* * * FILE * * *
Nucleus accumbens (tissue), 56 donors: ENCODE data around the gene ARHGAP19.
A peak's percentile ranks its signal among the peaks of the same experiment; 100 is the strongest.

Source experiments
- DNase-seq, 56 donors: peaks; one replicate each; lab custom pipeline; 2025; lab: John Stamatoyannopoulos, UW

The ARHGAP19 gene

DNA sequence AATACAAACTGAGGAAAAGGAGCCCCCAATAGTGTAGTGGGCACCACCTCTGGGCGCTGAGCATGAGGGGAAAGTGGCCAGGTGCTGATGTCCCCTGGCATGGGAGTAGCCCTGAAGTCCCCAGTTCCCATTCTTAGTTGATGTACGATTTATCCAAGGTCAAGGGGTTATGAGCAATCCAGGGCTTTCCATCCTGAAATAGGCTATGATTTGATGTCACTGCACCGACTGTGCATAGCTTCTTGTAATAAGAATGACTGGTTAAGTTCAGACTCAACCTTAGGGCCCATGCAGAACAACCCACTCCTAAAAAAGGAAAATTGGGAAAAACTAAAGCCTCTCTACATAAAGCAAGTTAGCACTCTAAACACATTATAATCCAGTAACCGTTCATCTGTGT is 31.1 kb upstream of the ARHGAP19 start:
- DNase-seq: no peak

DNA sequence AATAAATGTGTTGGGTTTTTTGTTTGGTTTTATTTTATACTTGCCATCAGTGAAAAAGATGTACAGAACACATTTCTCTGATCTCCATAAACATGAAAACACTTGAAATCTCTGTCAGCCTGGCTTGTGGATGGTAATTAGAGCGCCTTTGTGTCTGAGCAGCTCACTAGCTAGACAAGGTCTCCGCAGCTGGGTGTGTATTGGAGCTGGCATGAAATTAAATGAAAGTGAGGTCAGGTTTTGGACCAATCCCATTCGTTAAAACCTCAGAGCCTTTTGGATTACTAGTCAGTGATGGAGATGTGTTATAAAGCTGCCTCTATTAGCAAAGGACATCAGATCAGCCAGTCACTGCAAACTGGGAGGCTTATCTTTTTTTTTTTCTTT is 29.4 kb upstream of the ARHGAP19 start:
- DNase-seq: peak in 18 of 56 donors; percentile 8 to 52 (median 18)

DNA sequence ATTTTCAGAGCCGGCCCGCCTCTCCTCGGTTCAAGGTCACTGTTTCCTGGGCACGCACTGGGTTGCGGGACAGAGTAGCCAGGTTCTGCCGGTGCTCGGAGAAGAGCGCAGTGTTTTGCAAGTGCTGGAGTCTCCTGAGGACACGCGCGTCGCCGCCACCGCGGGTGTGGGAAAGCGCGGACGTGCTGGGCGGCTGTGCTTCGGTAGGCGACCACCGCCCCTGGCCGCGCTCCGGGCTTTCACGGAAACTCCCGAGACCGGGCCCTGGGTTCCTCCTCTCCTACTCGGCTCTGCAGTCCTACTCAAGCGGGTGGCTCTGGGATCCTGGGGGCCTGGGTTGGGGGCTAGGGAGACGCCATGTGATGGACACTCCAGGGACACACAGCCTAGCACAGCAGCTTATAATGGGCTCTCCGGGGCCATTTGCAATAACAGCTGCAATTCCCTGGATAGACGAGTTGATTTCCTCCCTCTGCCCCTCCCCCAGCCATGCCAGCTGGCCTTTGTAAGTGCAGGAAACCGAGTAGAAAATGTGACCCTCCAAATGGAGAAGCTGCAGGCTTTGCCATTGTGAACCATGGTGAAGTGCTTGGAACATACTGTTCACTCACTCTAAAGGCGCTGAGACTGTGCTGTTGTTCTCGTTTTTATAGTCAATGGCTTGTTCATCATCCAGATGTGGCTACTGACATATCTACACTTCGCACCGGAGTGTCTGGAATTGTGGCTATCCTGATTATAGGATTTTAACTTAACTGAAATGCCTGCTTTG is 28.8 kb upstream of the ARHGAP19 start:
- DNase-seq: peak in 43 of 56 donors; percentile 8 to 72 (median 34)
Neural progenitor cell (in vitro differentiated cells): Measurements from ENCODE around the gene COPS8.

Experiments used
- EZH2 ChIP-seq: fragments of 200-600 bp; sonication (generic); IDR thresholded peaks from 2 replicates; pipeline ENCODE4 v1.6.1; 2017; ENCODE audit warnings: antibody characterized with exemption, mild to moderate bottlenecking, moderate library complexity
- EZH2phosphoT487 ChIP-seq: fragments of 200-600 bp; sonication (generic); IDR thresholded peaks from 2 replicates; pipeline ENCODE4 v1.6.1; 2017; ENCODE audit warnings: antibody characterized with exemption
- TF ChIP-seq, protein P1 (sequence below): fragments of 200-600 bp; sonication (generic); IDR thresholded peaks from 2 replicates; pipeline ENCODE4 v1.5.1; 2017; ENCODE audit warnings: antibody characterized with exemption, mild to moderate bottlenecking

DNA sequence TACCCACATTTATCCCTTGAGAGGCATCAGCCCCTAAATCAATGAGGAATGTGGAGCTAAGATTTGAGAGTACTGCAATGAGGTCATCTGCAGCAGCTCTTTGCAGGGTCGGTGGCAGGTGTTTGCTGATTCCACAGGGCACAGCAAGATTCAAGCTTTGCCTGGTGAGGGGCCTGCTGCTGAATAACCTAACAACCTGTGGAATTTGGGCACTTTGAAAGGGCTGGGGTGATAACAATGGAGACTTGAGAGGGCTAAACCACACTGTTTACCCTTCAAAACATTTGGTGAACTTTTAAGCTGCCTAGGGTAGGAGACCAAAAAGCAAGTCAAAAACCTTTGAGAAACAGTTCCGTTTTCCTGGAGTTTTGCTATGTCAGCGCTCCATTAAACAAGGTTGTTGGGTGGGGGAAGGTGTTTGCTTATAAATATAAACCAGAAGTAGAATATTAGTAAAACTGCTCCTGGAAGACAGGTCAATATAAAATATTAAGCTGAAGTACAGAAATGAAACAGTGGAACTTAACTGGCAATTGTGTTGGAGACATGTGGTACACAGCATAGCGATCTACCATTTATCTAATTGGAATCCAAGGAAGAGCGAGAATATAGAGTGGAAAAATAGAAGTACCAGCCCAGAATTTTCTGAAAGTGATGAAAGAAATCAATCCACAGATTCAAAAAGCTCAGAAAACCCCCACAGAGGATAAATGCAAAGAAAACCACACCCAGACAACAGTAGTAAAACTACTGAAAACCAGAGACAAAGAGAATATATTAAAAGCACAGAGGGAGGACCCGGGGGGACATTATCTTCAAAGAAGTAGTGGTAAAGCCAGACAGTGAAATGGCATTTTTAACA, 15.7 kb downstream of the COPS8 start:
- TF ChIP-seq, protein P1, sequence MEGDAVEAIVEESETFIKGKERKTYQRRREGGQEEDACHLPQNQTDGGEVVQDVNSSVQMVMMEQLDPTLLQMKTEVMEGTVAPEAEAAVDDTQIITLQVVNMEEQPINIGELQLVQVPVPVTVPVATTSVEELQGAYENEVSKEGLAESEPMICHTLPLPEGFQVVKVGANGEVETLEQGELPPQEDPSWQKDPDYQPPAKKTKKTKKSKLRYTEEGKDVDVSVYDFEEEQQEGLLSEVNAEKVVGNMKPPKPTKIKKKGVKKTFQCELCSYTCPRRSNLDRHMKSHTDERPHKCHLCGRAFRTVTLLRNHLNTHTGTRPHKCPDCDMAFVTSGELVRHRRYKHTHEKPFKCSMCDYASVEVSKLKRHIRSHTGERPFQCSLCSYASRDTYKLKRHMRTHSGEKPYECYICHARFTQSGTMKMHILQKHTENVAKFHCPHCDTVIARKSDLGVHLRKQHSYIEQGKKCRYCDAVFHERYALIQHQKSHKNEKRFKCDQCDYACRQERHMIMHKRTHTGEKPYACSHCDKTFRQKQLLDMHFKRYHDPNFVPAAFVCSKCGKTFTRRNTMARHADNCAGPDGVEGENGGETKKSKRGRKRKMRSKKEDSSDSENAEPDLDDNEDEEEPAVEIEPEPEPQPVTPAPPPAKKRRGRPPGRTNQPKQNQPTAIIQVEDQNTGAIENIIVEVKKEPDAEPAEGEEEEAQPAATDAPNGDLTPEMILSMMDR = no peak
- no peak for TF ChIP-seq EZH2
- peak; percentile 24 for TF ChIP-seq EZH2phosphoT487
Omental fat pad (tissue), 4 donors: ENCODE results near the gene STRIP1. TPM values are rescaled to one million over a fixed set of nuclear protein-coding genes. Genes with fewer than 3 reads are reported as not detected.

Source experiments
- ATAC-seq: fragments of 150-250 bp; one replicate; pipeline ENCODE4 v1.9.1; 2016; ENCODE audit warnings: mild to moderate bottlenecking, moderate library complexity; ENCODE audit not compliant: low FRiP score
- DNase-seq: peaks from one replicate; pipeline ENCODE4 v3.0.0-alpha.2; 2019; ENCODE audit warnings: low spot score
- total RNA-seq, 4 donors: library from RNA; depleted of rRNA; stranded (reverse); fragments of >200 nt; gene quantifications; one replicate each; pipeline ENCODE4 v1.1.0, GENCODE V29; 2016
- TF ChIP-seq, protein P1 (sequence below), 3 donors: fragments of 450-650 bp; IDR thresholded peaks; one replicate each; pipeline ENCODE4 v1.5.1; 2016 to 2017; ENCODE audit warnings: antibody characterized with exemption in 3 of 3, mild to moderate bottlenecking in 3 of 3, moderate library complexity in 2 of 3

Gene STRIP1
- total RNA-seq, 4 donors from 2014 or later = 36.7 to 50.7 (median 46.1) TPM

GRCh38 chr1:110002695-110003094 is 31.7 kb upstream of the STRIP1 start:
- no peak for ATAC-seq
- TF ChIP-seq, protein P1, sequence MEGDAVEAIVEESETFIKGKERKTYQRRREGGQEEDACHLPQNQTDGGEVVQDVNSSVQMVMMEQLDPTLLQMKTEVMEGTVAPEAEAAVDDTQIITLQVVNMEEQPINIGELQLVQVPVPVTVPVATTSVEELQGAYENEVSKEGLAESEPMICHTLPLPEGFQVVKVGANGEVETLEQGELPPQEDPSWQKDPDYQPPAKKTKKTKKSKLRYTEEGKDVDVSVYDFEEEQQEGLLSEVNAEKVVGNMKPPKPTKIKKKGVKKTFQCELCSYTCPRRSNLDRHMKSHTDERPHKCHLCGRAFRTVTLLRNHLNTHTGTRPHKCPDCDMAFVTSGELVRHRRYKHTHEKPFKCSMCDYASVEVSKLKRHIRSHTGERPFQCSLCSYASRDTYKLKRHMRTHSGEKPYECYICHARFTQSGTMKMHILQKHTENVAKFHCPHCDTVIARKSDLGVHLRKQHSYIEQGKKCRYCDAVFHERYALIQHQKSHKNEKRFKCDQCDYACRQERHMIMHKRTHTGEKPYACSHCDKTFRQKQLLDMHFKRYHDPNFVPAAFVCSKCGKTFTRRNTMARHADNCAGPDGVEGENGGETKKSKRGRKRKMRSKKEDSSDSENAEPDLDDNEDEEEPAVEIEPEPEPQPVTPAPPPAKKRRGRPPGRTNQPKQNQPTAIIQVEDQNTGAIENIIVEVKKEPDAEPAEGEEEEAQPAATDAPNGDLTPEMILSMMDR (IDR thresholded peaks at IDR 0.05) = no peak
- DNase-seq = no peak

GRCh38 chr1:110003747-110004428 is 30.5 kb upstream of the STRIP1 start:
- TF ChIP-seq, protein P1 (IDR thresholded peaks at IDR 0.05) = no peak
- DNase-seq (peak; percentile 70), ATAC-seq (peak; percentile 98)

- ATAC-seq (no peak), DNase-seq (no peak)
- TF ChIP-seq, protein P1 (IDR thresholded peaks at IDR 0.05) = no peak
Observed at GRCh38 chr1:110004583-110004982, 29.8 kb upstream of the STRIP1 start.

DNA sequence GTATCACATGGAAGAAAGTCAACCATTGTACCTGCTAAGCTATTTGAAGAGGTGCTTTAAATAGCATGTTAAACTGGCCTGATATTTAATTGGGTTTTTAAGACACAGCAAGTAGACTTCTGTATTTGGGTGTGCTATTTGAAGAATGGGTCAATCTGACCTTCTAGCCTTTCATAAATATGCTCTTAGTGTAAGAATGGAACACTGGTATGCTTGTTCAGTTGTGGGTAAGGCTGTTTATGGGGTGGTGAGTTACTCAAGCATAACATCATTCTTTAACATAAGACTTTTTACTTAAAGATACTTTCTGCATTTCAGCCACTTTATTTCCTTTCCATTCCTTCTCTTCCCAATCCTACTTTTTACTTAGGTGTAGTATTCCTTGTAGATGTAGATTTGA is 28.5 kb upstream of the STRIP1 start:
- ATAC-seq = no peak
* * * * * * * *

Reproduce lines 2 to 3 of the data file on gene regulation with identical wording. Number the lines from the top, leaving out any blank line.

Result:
A peak's percentile ranks its signal among the peaks of the same experiment; 100 is the strongest.

Source experiments